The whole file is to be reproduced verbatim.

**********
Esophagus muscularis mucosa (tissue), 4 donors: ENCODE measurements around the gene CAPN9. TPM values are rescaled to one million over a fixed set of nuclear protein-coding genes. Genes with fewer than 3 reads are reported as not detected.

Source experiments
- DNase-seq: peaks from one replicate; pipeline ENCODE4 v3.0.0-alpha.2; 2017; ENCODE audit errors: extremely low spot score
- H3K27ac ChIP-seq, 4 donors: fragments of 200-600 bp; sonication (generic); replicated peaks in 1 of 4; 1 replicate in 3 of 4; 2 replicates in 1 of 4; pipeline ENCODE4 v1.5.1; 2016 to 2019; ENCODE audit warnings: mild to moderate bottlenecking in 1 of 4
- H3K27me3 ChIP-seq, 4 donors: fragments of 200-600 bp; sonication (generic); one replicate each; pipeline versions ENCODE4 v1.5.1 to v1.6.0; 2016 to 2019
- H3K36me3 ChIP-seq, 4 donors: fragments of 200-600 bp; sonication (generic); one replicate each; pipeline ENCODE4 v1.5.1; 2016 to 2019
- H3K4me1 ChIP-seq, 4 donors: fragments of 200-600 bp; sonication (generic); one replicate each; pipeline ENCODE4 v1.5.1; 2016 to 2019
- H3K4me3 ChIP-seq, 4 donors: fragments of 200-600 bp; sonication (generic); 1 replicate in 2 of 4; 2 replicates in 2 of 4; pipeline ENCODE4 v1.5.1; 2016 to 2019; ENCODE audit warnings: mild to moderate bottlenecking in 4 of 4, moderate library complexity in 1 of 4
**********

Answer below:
Esophagus muscularis mucosa (tissue), 4 donors: ENCODE measurements around the gene CAPN9. TPM values are rescaled to one million over a fixed set of nuclear protein-coding genes. Genes with fewer than 3 reads are reported as not detected.

Source experiments
- DNase-seq: peaks from one replicate; pipeline ENCODE4 v3.0.0-alpha.2; 2017; ENCODE audit errors: extremely low spot score
- H3K27ac ChIP-seq, 4 donors: fragments of 200-600 bp; sonication (generic); replicated peaks in 1 of 4; 1 replicate in 3 of 4; 2 replicates in 1 of 4; pipeline ENCODE4 v1.5.1; 2016 to 2019; ENCODE audit warnings: mild to moderate bottlenecking in 1 of 4
- H3K27me3 ChIP-seq, 4 donors: fragments of 200-600 bp; sonication (generic); one replicate each; pipeline versions ENCODE4 v1.5.1 to v1.6.0; 2016 to 2019
- H3K36me3 ChIP-seq, 4 donors: fragments of 200-600 bp; sonication (generic); one replicate each; pipeline ENCODE4 v1.5.1; 2016 to 2019
- H3K4me1 ChIP-seq, 4 donors: fragments of 200-600 bp; sonication (generic); one replicate each; pipeline ENCODE4 v1.5.1; 2016 to 2019
- H3K4me3 ChIP-seq, 4 donors: fragments of 200-600 bp; sonication (generic); 1 replicate in 2 of 4; 2 replicates in 2 of 4; pipeline ENCODE4 v1.5.1; 2016 to 2019; ENCODE audit warnings: mild to moderate bottlenecking in 4 of 4, moderate library complexity in 1 of 4